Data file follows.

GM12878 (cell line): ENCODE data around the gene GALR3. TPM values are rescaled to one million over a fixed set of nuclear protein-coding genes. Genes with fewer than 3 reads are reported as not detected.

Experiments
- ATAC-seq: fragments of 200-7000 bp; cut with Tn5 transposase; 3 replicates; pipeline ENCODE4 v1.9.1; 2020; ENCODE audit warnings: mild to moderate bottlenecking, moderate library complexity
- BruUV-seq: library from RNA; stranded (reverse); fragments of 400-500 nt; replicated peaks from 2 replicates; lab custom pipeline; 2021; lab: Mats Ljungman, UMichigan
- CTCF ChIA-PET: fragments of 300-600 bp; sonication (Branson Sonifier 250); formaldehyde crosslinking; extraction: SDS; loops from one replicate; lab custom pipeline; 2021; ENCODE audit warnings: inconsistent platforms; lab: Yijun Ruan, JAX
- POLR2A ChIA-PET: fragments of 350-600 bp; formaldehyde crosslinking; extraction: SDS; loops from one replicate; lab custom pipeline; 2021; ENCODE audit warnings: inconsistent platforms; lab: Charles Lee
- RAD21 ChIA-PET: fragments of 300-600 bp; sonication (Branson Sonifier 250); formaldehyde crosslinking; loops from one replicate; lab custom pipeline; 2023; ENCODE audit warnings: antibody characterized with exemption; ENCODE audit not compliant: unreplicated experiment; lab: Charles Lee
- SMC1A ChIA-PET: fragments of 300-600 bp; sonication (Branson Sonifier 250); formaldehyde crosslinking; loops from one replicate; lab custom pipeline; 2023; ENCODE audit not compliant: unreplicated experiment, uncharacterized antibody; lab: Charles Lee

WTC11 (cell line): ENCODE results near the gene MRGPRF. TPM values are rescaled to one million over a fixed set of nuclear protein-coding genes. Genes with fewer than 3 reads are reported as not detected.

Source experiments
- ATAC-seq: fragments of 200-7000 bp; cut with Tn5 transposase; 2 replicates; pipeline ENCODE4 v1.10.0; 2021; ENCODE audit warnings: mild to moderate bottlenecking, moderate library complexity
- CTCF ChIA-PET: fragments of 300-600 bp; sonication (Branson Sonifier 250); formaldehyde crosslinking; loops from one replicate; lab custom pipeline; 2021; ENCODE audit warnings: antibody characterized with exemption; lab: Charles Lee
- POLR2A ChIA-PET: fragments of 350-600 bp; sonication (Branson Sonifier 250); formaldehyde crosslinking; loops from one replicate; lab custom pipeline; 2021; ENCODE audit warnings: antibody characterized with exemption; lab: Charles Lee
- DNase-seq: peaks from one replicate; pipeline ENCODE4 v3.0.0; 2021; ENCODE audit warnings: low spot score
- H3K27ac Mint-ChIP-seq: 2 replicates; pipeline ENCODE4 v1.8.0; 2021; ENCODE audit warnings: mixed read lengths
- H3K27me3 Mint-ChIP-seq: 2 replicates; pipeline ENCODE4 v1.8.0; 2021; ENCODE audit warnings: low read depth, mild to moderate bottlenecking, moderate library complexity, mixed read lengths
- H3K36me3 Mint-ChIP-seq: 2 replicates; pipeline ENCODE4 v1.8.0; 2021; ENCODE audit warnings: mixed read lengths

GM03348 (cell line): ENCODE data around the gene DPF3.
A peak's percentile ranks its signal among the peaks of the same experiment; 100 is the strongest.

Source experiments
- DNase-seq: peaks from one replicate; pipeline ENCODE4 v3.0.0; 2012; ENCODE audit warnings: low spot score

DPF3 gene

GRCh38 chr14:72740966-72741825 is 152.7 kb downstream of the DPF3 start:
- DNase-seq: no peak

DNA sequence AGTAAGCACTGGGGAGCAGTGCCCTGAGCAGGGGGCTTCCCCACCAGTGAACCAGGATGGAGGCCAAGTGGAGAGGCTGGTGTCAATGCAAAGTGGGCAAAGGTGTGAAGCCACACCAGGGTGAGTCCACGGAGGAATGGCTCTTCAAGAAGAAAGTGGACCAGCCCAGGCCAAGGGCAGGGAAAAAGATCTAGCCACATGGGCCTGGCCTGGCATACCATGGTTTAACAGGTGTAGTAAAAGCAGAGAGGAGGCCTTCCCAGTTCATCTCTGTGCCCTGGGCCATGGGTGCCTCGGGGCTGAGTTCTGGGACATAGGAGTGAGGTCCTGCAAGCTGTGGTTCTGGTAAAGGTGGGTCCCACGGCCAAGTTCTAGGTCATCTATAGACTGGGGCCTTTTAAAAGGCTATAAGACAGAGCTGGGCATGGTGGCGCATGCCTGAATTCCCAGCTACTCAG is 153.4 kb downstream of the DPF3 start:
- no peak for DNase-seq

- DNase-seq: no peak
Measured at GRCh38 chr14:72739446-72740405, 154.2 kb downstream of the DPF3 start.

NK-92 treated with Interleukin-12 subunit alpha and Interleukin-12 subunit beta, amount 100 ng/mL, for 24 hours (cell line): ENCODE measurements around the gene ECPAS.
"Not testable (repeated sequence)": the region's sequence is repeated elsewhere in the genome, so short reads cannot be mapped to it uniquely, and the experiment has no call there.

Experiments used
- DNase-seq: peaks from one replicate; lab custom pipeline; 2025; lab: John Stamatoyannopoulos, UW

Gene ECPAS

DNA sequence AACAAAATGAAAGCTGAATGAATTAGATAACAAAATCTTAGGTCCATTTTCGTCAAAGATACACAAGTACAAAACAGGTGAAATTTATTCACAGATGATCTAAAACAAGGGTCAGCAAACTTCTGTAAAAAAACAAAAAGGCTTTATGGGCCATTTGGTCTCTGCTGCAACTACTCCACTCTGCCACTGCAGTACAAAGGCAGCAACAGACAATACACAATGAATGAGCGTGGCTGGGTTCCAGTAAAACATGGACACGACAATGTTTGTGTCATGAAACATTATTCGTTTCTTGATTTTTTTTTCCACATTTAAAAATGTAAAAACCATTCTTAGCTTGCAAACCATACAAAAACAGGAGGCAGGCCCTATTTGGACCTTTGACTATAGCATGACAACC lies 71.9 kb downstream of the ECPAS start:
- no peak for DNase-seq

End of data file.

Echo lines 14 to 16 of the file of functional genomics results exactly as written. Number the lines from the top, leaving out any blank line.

- DNase-seq: peaks from one replicate; pipeline ENCODE4 v3.0.0; 2021; ENCODE audit warnings: low spot score
- H3K27ac Mint-ChIP-seq: 2 replicates; pipeline ENCODE4 v1.8.0; 2021; ENCODE audit warnings: mixed read lengths
- H3K27me3 Mint-ChIP-seq: 2 replicates; pipeline ENCODE4 v1.8.0; 2021; ENCODE audit warnings: low read depth, mild to moderate bottlenecking, moderate library complexity, mixed read lengths